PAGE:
State Sen. Jim Merritt wanted to help an eastside Indianapolis church gain possession of some long-abandoned, derelict houses, tear them down and establish a neighborhood park.
But it turned out there wasn’t much the law allowed the church to do. When Merritt started investigating, he found few avenues existed for neighbors to proactively improve neighborhoods beset by the intractable problems presented by abandoned and neglected properties.
“No one really knew what to do,” said Merritt, R-Indianapolis.
That situation gave rise to Merritt’s Senate Bill 433, one of five proposals introduced in the General Assembly this session to address abandoned property. Merritt’s bill is the only one to advance, though, as bills on the topic from both chambers took a variety of approaches.
It passed the House with amendments on Wednesday by a vote of 49-0. The bill was returned to the Senate for consideration. As of early Thursday, it had not been placed on a conference committee schedule.
Merritt’s bill would give counties tools to transfer properties that have languished through tax sales without a buyer to neighbors, nonprofit organization or others who show a capacity for repairing or maintaining a property.
“It really gives tools to communities that have homes that are not wanted,” Merritt said. “We’re just trying to make sure they can do this in a quality way.”
Marion County has an estimated 8,000 to 10,000 vacant houses, Merritt said, and abandoned property is a drain statewide. “I think all 92 counties have situations where this piece of legislation will come into effect and will help,” he said.
Rep. Vernon Smith, D-Gary, has firsthand experience with the difficulties of eyesore properties. Smith is chairman of the nonprofit African American Achievers Inc., which owns the Glen Theater. Volunteers have repeatedly had to tend to an adjacent property that continually is neglected and overgrown with weeds.
Seeing a larger problem, Smith put forth House Bill 1183. Among its provisions, a person who maintains, repairs or cleans up a neighboring abandoned structure after providing notice to the owner may place a lien on the property for the fair market value of the work not exceeding $10,000.
“What happens in a place like Gary is the city doesn’t (maintain properties), a lack of attention is given to properties adjoining yours, and it takes away from the value of your building,” Smith said. “If you’re trying to take care of your property, it kind of hurts to have something next to you that’s abandoned or neglected.”
Smith’s bill never had a committee hearing, but neither did other bills dealing with abandoned properties. One stalled measure would have allowed units of government to extinguish mortgage liens on certain abandoned property. Another would have created a state lending program for the purchase and renovation of abandoned residences.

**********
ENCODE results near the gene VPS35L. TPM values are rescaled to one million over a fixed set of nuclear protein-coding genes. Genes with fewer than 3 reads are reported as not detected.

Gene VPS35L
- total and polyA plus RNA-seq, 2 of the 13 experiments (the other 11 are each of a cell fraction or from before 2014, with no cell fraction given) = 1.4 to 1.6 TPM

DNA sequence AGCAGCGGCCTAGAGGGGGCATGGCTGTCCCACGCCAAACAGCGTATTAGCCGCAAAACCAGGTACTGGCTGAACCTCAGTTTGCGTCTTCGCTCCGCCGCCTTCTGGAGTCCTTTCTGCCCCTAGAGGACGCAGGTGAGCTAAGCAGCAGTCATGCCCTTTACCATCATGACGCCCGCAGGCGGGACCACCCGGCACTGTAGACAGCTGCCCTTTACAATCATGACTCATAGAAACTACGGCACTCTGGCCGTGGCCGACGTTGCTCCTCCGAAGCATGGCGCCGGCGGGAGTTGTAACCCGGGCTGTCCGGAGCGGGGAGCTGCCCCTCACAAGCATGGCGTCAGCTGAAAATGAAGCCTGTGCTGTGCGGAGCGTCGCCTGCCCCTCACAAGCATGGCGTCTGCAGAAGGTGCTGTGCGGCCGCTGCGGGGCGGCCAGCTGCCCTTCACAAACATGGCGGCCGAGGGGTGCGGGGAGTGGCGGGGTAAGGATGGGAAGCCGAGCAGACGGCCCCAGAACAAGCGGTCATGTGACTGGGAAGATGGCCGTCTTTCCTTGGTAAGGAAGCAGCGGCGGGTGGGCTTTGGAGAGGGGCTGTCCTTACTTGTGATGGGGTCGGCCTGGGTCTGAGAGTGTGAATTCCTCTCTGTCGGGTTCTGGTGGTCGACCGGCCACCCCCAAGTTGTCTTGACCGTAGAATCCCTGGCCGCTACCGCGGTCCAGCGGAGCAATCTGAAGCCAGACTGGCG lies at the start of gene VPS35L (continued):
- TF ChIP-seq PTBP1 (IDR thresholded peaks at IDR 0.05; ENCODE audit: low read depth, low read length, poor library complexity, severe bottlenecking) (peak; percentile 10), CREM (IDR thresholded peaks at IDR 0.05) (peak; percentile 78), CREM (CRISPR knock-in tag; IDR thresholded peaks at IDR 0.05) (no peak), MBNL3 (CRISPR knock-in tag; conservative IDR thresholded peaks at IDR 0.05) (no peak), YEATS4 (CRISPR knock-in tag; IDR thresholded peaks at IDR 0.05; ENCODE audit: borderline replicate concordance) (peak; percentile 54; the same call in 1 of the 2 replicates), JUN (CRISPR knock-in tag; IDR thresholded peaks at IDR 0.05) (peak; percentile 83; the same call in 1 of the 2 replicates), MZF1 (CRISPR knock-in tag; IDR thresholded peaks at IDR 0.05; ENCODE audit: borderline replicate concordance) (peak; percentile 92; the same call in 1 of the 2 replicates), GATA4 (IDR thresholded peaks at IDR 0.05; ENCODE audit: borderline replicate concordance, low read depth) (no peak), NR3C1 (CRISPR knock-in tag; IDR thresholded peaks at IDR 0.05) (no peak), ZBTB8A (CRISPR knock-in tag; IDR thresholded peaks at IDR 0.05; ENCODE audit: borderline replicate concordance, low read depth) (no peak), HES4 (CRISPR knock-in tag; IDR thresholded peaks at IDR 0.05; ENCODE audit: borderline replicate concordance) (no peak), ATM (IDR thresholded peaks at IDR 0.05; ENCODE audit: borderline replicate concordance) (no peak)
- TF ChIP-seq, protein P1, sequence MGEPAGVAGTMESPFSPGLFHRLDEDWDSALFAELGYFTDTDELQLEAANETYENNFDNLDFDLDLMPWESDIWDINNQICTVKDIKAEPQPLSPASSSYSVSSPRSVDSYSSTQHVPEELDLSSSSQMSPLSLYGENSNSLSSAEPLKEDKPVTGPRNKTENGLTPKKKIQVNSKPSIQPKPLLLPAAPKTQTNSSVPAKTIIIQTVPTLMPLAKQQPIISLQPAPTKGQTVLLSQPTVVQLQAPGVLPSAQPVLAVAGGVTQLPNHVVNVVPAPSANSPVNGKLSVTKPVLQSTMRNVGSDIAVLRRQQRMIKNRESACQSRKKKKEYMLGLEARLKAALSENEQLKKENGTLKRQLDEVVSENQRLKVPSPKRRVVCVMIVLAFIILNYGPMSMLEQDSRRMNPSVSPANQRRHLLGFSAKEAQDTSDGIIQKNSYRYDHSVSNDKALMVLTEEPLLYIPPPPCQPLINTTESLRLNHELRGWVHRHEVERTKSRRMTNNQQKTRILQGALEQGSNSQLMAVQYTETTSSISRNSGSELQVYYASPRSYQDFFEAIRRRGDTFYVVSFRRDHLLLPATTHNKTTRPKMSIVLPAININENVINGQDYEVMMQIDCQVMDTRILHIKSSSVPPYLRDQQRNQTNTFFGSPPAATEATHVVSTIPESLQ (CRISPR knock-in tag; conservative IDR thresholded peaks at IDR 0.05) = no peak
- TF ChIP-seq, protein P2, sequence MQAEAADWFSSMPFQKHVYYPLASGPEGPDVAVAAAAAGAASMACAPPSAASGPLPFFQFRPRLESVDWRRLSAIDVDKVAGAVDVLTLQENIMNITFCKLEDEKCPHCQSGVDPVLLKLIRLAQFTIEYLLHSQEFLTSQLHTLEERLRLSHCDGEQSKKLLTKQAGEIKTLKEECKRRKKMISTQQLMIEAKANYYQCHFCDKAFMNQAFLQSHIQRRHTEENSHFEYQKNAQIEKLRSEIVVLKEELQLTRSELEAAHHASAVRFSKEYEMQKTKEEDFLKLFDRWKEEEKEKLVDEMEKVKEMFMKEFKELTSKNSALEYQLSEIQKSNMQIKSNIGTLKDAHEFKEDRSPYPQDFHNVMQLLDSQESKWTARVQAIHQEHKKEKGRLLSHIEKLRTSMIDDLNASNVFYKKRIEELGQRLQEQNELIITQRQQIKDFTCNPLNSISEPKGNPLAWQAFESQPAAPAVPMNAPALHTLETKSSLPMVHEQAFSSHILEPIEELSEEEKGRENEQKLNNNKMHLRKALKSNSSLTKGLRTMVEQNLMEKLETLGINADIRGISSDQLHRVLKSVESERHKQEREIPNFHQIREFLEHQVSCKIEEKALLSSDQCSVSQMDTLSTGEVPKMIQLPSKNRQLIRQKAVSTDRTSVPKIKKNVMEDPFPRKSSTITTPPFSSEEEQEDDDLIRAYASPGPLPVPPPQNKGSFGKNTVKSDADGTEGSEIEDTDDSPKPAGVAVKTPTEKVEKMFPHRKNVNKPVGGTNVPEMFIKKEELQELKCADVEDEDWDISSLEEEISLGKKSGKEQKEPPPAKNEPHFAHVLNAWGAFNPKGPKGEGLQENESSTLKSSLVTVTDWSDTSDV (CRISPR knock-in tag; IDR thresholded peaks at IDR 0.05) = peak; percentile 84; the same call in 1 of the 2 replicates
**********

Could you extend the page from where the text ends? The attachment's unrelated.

Those proposals represent acknowledgement of a problem that Smith believes should lead to the Legislature using a study committee to look into how to deal with abandoned property. “I think we ought to be about the business of looking for answers, and I don’t think we are,” he said.
Eugene Lausch is an informally retired attorney with more than 40 years of experience with the city of Indianapolis. He helped draft code-enforcement statutes in the 1970s when, at the dawn of Unigov, he headed the Division of Code Enforcement in the Department of Metropolitan Development.
“There’s always been this healthy tension between coming up with innovative, cutting-edge ways of dealing with this problem and balancing that against the constitutional constraints on the range of action that can be taken by government,” Lausch said. He said there’s tension, too, between those who argue for demolition of abandoned homes and those who urge preservation of housing stock.
Business also has a stake in how far lawmakers go. Attorney Tom Havens is government affairs director for the Indiana Builders Association, which supports Merritt’s bill. He said the IBA looks at proposals that extend the reach of government into private property on a case-by-case basis.
“The biggest thing we’re concerned about is that the free market still has a chance to purchase these properties first,” Havens said. Merritt’s bill would do that by establishing a public hearing process as a requirement of transferring property.
“Whatever we can do to make areas better is good for us, good for everybody, I think,” Havens said. “The more people you can get involved in this conversation, the better.”
Merritt said there are other proposals he’d like to consider, such as shortening the redemption period in which an owner can reclaim property after a tax sale. Currently, a property owner has a year to pay off a tax sale lien, but Merritt thinks perhaps six months is sufficient.
“I think there are limits on what the best state law can do in this area,” Lausch said. “You can make the argument that abandoned buildings are signs of an unhealthy community, and that there are a range of things communities can be doing and should be doing to make communities healthy, and when that happens, you won’t have an abandoned building problem. It is a real, and difficult, problem.”